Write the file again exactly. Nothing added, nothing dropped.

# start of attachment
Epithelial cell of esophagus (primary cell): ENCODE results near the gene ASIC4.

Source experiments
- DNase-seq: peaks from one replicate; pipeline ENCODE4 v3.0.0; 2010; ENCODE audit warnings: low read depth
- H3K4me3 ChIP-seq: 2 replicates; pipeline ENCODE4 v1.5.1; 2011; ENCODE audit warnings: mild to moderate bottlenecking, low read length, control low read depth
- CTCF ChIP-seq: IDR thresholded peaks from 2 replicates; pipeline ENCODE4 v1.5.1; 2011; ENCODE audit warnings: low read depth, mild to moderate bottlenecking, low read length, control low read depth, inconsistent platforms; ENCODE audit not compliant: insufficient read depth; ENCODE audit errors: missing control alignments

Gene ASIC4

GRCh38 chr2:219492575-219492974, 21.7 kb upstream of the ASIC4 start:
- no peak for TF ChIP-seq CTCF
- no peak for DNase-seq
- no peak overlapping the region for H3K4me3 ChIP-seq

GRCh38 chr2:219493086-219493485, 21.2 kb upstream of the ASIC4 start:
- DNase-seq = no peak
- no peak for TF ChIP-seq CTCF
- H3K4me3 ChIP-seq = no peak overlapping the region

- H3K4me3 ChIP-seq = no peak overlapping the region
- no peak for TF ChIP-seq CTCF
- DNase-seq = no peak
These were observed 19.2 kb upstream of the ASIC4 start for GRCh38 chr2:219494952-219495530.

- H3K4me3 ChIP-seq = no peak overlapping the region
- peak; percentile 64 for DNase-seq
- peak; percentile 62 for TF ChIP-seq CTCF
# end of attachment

Epithelial cell of esophagus (primary cell): ENCODE results near the gene ASIC4.

Source experiments
- DNase-seq: peaks from one replicate; pipeline ENCODE4 v3.0.0; 2010; ENCODE audit warnings: low read depth
- H3K4me3 ChIP-seq: 2 replicates; pipeline ENCODE4 v1.5.1; 2011; ENCODE audit warnings: mild to moderate bottlenecking, low read length, control low read depth
- CTCF ChIP-seq: IDR thresholded peaks from 2 replicates; pipeline ENCODE4 v1.5.1; 2011; ENCODE audit warnings: low read depth, mild to moderate bottlenecking, low read length, control low read depth, inconsistent platforms; ENCODE audit not compliant: insufficient read depth; ENCODE audit errors: missing control alignments

Gene ASIC4

GRCh38 chr2:219492575-219492974, 21.7 kb upstream of the ASIC4 start:
- no peak for TF ChIP-seq CTCF
- no peak for DNase-seq
- no peak overlapping the region for H3K4me3 ChIP-seq

GRCh38 chr2:219493086-219493485, 21.2 kb upstream of the ASIC4 start:
- DNase-seq = no peak
- no peak for TF ChIP-seq CTCF
- H3K4me3 ChIP-seq = no peak overlapping the region

- H3K4me3 ChIP-seq = no peak overlapping the region
- no peak for TF ChIP-seq CTCF
- DNase-seq = no peak
These were observed 19.2 kb upstream of the ASIC4 start for GRCh38 chr2:219494952-219495530.

- H3K4me3 ChIP-seq = no peak overlapping the region
- peak; percentile 64 for DNase-seq
- peak; percentile 62 for TF ChIP-seq CTCF